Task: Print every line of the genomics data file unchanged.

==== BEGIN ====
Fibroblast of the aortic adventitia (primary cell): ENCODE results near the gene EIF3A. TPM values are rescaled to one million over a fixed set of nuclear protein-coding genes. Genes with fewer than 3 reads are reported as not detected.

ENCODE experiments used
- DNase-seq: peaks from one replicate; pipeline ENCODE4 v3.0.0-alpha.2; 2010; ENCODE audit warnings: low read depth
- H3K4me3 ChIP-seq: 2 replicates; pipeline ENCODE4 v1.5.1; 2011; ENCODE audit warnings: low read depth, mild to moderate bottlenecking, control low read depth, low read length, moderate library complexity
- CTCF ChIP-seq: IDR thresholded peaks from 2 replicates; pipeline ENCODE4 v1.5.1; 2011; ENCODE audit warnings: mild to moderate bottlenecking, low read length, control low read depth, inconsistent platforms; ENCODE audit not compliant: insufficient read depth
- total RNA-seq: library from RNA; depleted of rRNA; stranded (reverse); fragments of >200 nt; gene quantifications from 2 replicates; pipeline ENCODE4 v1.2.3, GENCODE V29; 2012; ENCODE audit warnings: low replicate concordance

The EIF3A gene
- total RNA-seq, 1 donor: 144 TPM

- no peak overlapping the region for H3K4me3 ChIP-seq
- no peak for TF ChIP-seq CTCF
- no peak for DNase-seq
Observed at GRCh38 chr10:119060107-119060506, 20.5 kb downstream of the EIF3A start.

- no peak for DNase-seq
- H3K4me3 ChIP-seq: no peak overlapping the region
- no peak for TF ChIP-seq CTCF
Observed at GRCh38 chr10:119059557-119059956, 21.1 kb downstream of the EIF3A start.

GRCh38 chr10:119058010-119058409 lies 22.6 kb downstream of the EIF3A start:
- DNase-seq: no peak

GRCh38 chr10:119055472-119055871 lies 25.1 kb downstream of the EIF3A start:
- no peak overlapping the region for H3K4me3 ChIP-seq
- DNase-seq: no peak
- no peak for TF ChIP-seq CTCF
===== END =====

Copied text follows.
Fibroblast of the aortic adventitia (primary cell): ENCODE results near the gene EIF3A. TPM values are rescaled to one million over a fixed set of nuclear protein-coding genes. Genes with fewer than 3 reads are reported as not detected.

ENCODE experiments used
- DNase-seq: peaks from one replicate; pipeline ENCODE4 v3.0.0-alpha.2; 2010; ENCODE audit warnings: low read depth
- H3K4me3 ChIP-seq: 2 replicates; pipeline ENCODE4 v1.5.1; 2011; ENCODE audit warnings: low read depth, mild to moderate bottlenecking, control low read depth, low read length, moderate library complexity
- CTCF ChIP-seq: IDR thresholded peaks from 2 replicates; pipeline ENCODE4 v1.5.1; 2011; ENCODE audit warnings: mild to moderate bottlenecking, low read length, control low read depth, inconsistent platforms; ENCODE audit not compliant: insufficient read depth
- total RNA-seq: library from RNA; depleted of rRNA; stranded (reverse); fragments of >200 nt; gene quantifications from 2 replicates; pipeline ENCODE4 v1.2.3, GENCODE V29; 2012; ENCODE audit warnings: low replicate concordance

The EIF3A gene
- total RNA-seq, 1 donor: 144 TPM

- no peak overlapping the region for H3K4me3 ChIP-seq
- no peak for TF ChIP-seq CTCF
- no peak for DNase-seq
Observed at GRCh38 chr10:119060107-119060506, 20.5 kb downstream of the EIF3A start.

- no peak for DNase-seq
- H3K4me3 ChIP-seq: no peak overlapping the region
- no peak for TF ChIP-seq CTCF
Observed at GRCh38 chr10:119059557-119059956, 21.1 kb downstream of the EIF3A start.

GRCh38 chr10:119058010-119058409 lies 22.6 kb downstream of the EIF3A start:
- DNase-seq: no peak

GRCh38 chr10:119055472-119055871 lies 25.1 kb downstream of the EIF3A start:
- no peak overlapping the region for H3K4me3 ChIP-seq
- DNase-seq: no peak
- no peak for TF ChIP-seq CTCF